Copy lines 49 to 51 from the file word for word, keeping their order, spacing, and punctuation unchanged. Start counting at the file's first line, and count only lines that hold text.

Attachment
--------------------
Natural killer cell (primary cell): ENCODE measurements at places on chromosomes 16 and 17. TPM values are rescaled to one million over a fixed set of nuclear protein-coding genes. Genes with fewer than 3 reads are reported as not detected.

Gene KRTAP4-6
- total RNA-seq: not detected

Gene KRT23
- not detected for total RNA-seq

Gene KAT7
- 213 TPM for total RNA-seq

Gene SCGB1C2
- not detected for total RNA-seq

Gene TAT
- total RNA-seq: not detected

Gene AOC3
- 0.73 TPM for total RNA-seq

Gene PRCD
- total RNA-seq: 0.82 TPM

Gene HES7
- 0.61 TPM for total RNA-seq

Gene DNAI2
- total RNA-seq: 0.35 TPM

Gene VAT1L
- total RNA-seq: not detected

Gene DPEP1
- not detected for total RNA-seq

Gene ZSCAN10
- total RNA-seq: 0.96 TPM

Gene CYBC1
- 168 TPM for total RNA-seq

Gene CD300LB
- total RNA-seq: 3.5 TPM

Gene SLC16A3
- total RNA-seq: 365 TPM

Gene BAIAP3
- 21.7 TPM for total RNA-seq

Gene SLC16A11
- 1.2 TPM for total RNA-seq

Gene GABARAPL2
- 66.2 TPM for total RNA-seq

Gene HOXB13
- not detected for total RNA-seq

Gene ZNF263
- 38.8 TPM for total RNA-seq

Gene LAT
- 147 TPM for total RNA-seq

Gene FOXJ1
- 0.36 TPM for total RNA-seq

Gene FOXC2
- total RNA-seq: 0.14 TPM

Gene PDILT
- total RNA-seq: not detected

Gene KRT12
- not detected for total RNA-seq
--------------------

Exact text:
- total RNA-seq: not detected

Gene KRT12
- not detected for total RNA-seq